A federally funded study conducted by Weill Cornell Medical College and appearing in the Annals of Internal Medicine illustrates ways in which quality measurements from electronic health records (EHRs) can be improved. A Weill Cornell news release reports that $27 billion in federal financial incentives was recently offered to health care providers and hospitals to use EHRs in ways that demonstrably improve the quality of care. The incentives, researchers say, are based in part on the ability to electronically report clinical quality measures.
During the New York-based cross-sectional study, Weill Cornell researchers say that they analyzed clinical data from the EHRs of one of the largest community health center networks in New York State. The team’s focus centered on the accuracy of electronic reporting for 12 quality measures, 11 of which researchers say are included in the federal government’s set of measurements for incentives. The results indicate a fair consistency for nine measures, but not for the remaining three.
Lisa Kern, MD, MPH, lead investigator, general internist, associate director for research at the Center for Healthcare Informatics at Weill Cornell, notes that the “variation in quality measurement that we found in a leading electronic health record systems speaks to the need to test and iteratively refine traditional quality measures so that they are suited to the documentation patterns in EHRs.”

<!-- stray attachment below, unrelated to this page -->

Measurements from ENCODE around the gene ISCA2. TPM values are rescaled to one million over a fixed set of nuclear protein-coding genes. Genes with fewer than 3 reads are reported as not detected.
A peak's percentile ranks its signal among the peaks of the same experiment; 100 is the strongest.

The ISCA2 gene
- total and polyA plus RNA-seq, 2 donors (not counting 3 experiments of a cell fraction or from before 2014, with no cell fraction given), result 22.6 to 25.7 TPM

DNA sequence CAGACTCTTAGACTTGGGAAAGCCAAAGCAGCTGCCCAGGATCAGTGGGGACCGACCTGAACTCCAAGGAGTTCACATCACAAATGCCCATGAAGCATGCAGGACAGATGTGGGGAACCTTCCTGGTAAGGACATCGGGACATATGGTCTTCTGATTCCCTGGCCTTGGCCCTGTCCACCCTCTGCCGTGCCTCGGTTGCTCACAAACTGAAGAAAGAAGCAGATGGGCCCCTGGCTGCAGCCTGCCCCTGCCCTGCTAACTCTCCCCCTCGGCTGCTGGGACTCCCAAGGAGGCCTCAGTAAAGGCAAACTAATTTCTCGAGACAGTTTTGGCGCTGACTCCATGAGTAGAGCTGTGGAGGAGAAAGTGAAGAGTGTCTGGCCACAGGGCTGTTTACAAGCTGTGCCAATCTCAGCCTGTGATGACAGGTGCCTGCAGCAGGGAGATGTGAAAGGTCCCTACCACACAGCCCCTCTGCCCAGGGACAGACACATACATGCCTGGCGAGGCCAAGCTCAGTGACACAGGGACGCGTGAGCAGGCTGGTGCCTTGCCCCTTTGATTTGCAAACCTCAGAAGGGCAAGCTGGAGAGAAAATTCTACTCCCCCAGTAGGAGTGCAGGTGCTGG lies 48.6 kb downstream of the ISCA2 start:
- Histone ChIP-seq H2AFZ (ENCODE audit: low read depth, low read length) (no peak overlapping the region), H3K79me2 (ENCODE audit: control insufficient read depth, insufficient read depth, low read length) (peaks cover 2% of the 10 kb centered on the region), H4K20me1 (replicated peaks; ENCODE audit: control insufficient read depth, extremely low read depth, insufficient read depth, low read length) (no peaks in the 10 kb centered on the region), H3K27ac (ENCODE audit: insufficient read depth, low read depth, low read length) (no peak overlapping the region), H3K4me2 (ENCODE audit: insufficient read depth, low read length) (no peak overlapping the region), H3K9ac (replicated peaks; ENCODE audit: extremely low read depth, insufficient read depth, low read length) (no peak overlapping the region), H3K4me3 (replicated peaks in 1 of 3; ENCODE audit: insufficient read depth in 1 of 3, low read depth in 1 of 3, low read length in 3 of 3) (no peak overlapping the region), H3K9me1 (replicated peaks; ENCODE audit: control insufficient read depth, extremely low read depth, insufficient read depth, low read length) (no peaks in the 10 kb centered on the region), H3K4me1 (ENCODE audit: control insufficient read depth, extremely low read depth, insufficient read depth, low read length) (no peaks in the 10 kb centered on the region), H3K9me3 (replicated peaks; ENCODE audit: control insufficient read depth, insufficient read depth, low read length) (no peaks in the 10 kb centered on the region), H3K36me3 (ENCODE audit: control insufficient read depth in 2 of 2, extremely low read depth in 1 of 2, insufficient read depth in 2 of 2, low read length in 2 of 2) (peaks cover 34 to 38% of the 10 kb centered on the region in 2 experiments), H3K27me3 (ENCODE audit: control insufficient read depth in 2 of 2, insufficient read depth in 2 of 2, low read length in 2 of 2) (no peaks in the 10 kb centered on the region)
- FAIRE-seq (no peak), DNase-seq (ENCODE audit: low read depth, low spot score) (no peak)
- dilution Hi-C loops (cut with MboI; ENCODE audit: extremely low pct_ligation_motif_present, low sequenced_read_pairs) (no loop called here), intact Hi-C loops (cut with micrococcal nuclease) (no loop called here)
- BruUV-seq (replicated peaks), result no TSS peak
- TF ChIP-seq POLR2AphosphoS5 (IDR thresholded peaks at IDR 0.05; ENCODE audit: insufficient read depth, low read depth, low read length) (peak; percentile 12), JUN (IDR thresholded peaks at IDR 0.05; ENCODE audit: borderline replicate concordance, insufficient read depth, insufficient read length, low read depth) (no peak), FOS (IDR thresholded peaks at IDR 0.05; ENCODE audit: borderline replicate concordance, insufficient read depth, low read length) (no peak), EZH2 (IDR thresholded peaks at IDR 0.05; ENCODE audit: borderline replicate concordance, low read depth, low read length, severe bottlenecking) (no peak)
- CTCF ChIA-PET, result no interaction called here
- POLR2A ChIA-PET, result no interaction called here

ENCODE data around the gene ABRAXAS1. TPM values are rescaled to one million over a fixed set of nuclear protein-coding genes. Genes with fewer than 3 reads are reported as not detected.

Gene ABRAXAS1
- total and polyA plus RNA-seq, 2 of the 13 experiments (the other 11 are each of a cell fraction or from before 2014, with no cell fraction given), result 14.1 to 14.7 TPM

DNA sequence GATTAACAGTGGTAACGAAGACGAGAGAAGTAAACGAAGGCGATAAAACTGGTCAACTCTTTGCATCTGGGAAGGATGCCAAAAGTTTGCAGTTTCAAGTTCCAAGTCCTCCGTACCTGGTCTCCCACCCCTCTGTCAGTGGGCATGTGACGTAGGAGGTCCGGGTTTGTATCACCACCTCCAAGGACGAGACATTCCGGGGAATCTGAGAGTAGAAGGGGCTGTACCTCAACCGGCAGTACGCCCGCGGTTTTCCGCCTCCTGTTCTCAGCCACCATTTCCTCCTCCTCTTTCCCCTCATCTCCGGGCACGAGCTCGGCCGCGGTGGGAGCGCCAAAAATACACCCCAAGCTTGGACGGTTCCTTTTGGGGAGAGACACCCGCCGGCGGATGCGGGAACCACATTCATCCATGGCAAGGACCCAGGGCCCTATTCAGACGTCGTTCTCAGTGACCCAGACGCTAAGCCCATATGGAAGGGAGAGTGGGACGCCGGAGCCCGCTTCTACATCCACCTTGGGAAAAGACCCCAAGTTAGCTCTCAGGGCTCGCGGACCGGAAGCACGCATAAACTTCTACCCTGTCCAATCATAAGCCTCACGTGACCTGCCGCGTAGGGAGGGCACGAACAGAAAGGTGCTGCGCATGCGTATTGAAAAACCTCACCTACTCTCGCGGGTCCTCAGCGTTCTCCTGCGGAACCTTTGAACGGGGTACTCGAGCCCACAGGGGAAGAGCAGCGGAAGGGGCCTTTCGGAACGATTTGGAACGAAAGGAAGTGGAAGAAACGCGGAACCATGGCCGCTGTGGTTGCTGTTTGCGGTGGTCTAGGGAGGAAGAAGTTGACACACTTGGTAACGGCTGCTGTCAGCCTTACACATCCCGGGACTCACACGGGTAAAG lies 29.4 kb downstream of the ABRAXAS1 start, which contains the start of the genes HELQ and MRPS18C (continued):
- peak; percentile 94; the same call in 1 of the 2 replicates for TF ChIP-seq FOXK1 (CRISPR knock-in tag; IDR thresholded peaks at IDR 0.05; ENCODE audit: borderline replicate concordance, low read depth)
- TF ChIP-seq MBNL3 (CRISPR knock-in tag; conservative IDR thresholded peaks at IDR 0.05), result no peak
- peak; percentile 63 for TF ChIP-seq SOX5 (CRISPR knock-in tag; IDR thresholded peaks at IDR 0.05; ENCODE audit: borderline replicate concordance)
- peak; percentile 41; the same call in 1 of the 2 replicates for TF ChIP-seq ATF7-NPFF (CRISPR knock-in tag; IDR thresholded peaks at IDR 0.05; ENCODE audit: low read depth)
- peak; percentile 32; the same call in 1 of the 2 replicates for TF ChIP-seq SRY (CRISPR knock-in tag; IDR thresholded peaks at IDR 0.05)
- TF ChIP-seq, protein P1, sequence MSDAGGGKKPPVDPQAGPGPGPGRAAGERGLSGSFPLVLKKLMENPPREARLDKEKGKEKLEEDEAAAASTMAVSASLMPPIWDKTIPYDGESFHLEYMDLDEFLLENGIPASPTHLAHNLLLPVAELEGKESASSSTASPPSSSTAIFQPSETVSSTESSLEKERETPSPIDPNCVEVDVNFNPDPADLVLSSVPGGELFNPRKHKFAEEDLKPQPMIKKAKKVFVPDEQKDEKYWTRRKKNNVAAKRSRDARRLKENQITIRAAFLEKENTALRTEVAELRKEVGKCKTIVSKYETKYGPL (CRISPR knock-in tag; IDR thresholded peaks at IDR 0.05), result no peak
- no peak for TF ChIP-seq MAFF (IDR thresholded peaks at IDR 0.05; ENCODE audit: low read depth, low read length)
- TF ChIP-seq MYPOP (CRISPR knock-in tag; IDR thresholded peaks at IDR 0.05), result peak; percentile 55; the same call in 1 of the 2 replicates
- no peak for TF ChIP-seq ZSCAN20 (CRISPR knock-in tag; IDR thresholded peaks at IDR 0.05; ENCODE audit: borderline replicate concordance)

Study results also indicate that automated reports generally performed well, yet the reports underestimated the percentage of patients receiving prescriptions for asthma and receiving vaccinations to protect from bacterial pneumonia. A third measure suggested that more patients with diabetes had cholesterol under control than actually did. The automated report said 57% of eligible diabetic patients had cholesterol controlled, while a manual check of the charts showed it was actually 37%. A key component of the issue, researchers say, may stem from physicians and nurses filling out the EHRs and typing in information in a place that is not being captured by quality reporting algorithms.
“EHRs are not just electronic versions of paper records but rather tools that enable transformation in the way care is delivered, documented, measured, and improved. The federal meaningful use program will enable the deployment of these promising systems across the country, thereby enabling health care to enter the digital age,” explains Rainu Kaushal, MD, MPH, director of the Center for Healthcare Informatics Policy, chief of the division of Quality and Medical Informatics, Frances and John L. Loeb Professor of Medical Informatics, Weill Cornell.
The release notes that the study was funded by the federal Agency for Healthcare Research and Quality and showcased in an AHRQ video. Click here to watch it now.
[Source: Weill Cornell]